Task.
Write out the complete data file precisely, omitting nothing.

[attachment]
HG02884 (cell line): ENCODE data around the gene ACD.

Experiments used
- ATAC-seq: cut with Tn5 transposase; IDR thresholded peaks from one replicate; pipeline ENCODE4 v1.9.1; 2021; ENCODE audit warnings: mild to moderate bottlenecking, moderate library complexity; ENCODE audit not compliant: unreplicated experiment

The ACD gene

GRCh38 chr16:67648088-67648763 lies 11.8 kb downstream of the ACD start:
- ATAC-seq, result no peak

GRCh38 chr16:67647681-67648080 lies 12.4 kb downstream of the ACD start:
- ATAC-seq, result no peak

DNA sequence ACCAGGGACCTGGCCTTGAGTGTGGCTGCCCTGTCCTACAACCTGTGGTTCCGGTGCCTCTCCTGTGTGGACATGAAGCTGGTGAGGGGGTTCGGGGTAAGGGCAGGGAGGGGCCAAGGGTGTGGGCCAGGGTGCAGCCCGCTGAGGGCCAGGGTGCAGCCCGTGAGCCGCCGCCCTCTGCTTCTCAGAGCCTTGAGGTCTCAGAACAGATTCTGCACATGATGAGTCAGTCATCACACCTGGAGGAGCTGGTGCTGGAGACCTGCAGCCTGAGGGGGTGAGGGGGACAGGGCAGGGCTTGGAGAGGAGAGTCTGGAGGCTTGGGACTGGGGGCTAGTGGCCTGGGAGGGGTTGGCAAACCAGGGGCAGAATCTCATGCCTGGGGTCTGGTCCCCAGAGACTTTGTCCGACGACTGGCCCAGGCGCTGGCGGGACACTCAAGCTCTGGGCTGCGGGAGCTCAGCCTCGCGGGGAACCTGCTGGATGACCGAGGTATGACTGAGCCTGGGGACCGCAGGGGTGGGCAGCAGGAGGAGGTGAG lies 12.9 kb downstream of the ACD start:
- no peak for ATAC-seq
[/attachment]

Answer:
HG02884 (cell line): ENCODE data around the gene ACD.

Experiments used
- ATAC-seq: cut with Tn5 transposase; IDR thresholded peaks from one replicate; pipeline ENCODE4 v1.9.1; 2021; ENCODE audit warnings: mild to moderate bottlenecking, moderate library complexity; ENCODE audit not compliant: unreplicated experiment

The ACD gene

GRCh38 chr16:67648088-67648763 lies 11.8 kb downstream of the ACD start:
- ATAC-seq, result no peak

GRCh38 chr16:67647681-67648080 lies 12.4 kb downstream of the ACD start:
- ATAC-seq, result no peak

DNA sequence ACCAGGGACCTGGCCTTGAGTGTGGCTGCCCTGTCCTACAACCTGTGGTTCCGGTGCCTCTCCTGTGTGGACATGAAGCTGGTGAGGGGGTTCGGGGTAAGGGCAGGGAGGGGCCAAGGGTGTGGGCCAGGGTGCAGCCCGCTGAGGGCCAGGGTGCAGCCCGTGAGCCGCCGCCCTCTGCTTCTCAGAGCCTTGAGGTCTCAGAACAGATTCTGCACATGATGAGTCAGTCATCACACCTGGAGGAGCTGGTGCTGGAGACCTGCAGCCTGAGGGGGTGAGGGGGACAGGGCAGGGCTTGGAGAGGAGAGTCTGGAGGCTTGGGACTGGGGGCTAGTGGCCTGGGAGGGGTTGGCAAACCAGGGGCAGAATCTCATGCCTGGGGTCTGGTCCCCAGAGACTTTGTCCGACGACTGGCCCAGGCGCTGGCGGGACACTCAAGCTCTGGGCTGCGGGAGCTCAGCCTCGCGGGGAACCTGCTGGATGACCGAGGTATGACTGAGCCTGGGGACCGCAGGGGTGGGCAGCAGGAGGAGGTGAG lies 12.9 kb downstream of the ACD start:
- no peak for ATAC-seq